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Thread: heated vests- battery powered

  1. #1
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    heated vests- battery powered

    I'm looking at getting a heated vest for my wife. Would love any input from anyone who has experience with them.

    Not wanting a fancy piece of clothing, but rather a thin vest she would put over a shirt and then a jacket over that.

    Battery life would only need to be around 3-4 hours to keep the weight down.

  2. #2
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    I don't know if they make a vest, but i've had a Milwaukee hoodie for the past 3 or 4 years. Uses the M12 platform, but there's an adapter for M18 batteries if you run into the need for a longer day. You're thinking right on the layering--closer to the body is a more efficient use of the heat, no matter what you do. When i got mine i was doing 12 hour days on Friday & Saturday in a football stadium--so long life was a higher priority than the battery weight in that setting. For heading out to my unheated garage shop, the little 2ah M12 batteries are great for a few hours at a time.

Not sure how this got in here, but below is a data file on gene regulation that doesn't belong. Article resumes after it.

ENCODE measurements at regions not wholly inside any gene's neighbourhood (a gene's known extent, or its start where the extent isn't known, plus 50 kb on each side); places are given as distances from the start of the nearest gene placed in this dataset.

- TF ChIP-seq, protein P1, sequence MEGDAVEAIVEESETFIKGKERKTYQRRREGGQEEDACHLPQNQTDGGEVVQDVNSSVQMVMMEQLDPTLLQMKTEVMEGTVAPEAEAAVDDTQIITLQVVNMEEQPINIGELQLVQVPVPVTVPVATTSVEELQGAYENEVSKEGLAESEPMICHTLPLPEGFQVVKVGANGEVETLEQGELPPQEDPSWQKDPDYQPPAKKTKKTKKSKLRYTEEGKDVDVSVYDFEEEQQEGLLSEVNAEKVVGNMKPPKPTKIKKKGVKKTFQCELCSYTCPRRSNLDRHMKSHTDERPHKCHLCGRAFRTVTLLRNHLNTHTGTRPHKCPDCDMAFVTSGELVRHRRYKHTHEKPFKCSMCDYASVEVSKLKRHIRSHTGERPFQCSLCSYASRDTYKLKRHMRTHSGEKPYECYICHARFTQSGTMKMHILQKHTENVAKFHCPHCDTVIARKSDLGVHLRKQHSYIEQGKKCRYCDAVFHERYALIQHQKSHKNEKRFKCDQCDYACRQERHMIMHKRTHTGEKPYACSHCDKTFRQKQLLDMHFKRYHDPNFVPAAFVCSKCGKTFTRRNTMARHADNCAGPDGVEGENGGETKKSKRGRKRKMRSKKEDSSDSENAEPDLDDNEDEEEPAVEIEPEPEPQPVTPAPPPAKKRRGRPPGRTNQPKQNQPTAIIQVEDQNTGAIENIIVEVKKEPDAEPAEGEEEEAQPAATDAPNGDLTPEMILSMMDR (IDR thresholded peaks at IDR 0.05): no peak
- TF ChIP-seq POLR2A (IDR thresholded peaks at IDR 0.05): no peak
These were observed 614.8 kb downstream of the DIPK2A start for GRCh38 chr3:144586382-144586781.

3. #3
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    Several choices at ToolNut including Milwaukee
    --

    The most expensive tool is the one you buy "cheaply" and often...

  4. #4
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    Sep 2016
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    Milwaukee and Makita makes them. Ororo is the one brand I know. They use a standard usb battery bank, about 8 hours run time. Problem is my wife's does not use a usb plug but a small headphone jack cord out of the vest. few battery banks have that jack.
    I bought a made in China mans 3xl vest it is small for a mans Large size. But enough my wife can wear it.
    Be careful some are not battery power but 12 volt cigarette lighter plug for motorcycle use.
    Cost around $120 new, $30-75 used. More expensive this time of year. Cheapest in summer. Many on ebay have no battery. A battery bank is $15-25. More amp hours= more money
    Bill D.

    https://www.ororowear.com/collection...SAAEgJg9fD_BwE
    Last edited by Bill Dufour; 12-03-2023 at 12:56 PM.

  5. #5